PEC Outlines Concerns With House Bill 2013

PEC and the Pennsylvania Chapter of the Nature Conservancy Submit Comments to Tourism and Recreation Committee
June 20, 2016

Dear Representatives:

We are writing to share the concerns of the Pennsylvania Environmental Council and the Pennsylvania Chapter of The Nature Conservancy regarding House Bill 2013, Printer’s Number 3219, scheduled to be considered at the June 21 meeting of the Committee on Tourism and Recreational Development.

House Bill 2013 would amend the Conservation and Natural Resources Act to establish a Public-Private State Park Partnership Board (Board) to review and approve contracts with private sector entities for development, financing, construction and operation of recreation, lodging, and ancillary facilities in Pennsylvania State Parks.

Pennsylvania’s system of 120 state parks is an incredibly valuable asset from which the citizens of the Commonwealth derive multiple benefits. State parks provide opportunities for affordable and healthful outdoor recreation, nature interpretation and environmental education, while conserving important natural, scenic, aesthetic, and historical values. They also make meaningful contributions to community quality of life and economic development, generating more than $1 billion in local expenditures across the state and returning $12.37 in economic value for every dollar invested.

What’s more, Pennsylvania’s State Parks have been recognized as one of the best-managed systems in the nation, receiving a National Gold Medal Award for Excellence in Park and Recreation Management.

This successful record of management includes oversight of more than 130 concession operations. DCNR has existing authority to enter into concession or lease agreements, including long term contracts for large-scale recreation facilities. Through their extensive experience providing Pennsylvanians with quality outdoor recreation opportunities, state park professionals have learned which types of public-private partnerships work best.

Accordingly, we question both the need for and value of a separate entity like the proposed Board. We believe its functions at the very least would duplicate decision making responsibilities of state parks professionals, and potentially could result in recommendations that are inconsistent with the mission of Pennsylvania’s State Parks and the best professional judgment of state park managers.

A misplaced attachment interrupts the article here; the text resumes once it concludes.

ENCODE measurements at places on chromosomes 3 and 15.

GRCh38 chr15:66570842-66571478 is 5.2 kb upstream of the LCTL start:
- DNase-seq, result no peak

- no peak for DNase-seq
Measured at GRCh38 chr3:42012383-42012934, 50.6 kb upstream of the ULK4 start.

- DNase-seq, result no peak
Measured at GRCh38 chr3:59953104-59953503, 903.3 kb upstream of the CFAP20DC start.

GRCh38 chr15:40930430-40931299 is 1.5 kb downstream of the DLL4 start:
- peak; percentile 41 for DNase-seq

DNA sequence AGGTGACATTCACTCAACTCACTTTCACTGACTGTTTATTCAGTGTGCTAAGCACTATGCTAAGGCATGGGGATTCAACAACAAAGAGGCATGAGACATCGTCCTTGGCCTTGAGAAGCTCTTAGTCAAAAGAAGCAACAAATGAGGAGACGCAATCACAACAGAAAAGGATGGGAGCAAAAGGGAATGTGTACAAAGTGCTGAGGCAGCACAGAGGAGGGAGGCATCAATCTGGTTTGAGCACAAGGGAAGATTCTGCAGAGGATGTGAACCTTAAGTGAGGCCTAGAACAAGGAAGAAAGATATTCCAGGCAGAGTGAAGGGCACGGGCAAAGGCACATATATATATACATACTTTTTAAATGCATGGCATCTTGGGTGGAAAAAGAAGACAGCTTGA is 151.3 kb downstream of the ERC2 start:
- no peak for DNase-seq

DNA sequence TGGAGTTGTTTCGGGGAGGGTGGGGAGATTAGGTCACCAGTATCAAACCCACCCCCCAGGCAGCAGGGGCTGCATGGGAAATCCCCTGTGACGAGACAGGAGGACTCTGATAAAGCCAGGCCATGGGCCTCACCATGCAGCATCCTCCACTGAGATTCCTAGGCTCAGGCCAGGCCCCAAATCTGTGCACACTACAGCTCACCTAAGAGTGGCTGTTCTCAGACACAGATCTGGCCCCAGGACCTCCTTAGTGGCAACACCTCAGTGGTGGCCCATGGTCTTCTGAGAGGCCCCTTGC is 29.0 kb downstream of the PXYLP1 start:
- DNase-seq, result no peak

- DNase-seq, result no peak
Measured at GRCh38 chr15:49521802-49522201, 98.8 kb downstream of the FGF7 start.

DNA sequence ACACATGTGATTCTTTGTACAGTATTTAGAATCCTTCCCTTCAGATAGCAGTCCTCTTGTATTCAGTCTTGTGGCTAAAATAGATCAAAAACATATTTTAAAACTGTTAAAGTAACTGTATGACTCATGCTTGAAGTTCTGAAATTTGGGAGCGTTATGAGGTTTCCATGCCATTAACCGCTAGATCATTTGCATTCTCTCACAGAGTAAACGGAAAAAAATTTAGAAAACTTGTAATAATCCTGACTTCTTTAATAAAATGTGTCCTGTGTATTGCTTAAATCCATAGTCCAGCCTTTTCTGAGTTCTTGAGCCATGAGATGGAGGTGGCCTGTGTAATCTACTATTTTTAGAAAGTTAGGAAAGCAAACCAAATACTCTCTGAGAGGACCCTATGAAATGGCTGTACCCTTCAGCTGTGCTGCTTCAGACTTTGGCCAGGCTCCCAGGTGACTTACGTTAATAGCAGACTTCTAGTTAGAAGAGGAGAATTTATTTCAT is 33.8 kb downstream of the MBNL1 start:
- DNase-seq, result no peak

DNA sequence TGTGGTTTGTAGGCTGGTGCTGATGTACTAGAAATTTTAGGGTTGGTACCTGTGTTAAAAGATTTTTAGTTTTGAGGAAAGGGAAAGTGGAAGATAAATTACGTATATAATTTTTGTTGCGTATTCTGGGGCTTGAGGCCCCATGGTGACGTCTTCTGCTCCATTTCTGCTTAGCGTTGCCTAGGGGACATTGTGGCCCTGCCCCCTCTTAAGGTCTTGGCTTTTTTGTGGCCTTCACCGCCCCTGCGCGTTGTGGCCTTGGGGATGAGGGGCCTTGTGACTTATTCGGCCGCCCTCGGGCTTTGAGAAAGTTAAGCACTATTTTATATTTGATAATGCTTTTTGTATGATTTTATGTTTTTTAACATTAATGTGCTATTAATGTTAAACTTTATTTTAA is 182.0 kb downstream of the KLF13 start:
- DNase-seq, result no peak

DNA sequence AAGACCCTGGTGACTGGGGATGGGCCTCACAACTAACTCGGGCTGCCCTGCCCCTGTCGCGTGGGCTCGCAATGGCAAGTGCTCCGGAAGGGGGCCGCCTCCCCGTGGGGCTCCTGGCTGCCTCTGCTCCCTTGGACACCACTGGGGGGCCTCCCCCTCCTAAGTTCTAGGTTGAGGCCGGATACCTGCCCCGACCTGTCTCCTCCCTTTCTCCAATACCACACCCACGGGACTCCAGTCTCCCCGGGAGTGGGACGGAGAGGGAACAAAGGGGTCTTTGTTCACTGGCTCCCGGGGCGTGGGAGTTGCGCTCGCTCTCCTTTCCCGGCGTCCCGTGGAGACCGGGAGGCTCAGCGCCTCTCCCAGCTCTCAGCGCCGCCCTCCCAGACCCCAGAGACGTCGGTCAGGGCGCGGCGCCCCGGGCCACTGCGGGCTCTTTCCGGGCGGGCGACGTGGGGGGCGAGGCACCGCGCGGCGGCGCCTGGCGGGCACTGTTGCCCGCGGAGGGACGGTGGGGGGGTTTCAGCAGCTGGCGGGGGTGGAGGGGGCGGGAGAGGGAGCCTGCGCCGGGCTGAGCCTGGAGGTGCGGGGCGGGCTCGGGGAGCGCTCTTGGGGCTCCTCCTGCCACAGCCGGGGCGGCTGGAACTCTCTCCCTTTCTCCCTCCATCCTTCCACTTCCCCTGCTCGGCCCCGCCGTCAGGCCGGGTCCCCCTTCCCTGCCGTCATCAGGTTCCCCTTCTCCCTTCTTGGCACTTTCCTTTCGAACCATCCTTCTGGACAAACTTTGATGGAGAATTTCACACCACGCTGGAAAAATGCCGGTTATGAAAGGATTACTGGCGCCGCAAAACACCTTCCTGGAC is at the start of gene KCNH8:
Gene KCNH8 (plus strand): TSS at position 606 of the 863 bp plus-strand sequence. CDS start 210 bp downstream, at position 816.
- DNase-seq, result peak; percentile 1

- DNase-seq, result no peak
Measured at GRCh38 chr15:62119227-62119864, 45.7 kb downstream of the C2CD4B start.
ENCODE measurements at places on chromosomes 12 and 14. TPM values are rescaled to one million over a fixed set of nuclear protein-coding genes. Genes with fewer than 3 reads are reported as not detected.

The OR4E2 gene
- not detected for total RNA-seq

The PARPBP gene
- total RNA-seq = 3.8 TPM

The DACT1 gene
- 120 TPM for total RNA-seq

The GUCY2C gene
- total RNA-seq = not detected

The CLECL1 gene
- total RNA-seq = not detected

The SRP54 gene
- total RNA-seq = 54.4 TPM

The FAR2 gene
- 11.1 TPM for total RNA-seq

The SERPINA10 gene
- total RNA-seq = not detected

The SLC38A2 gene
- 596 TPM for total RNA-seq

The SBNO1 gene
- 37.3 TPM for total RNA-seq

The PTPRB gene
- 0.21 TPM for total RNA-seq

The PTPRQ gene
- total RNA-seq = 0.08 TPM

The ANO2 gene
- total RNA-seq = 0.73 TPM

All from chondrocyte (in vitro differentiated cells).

Our specific concerns include the following:
  • ​Under House Bill 2013, the newly-created Board would enjoy considerable leverage and influence, and as such, DCNR could find it difficult to reject the Board’s recommendations for development projects, even if they conflict with state park management goals and priorities.
  • The above concern is particularly noteworthy, when observing that House Bill 2013 provides no criteria for the Board to use in its review and approval of proposed projects. The bill contains a reference to developing guidelines for sponsors to use when submitting proposals, but does not identify specific factors the Board will consider in evaluating such proposals (e.g., potential effect on existing park users/uses, potential impact on natural resources/habitat, compatibility with park character and local land uses, level of long term maintenance and reinvestment required, demand for service/amenity to be offered, etc.).
  • House Bill 2013 would require DCNR to provide all necessary assistance to the Board, including retention of legal, financial, and technical consultants. The additional responsibilities and related costs associated with the Board’s inventory, solicitation, and evaluation of proposed projects could be substantial. The legislation provides no additional source of funding for these activities.
  • House Bill 2013 also imposes long-term maintenance costs on the Commonwealth by transferring management responsibilities to DCNR after 25 years — typically when substantial upkeep and repair will be needed. The legislation provides no source funding for these obligations.
  • Although it would create a new process for approving potential development projects in Pennsylvania’s State Parks, and such projects are likely to be of considerable interest to the public, House Bill 2013 does not provide opportunities for public review and comment as part of the Board’s approval process.

Because of the concerns noted above, we are unable to support House Bill 2013, PN 3219. We encourage the Committee and sponsors, rather than moving forward with this legislation, instead to explore working with DCNR and its Recreational Advisory Committee and Conservation and Natural Resources Advisory Council to update the study on State Park concession and lease operations conducted by Penn State ten years ago. Such a review could provide helpful information on the views and preferences of visitors regarding recreation opportunities at State Parks and the experiences of DCNR and park agencies in other states with the private operation of park infrastructure and facilities of all sizes and categories.

Sincerely,
John Walliser, Senior Vice President-Legal & Government Affairs, Pennsylvania Environmental Council
Ronald L. Ramsey, Senior Policy Advisory, Nature Conservancy Pennsylvania Chapter


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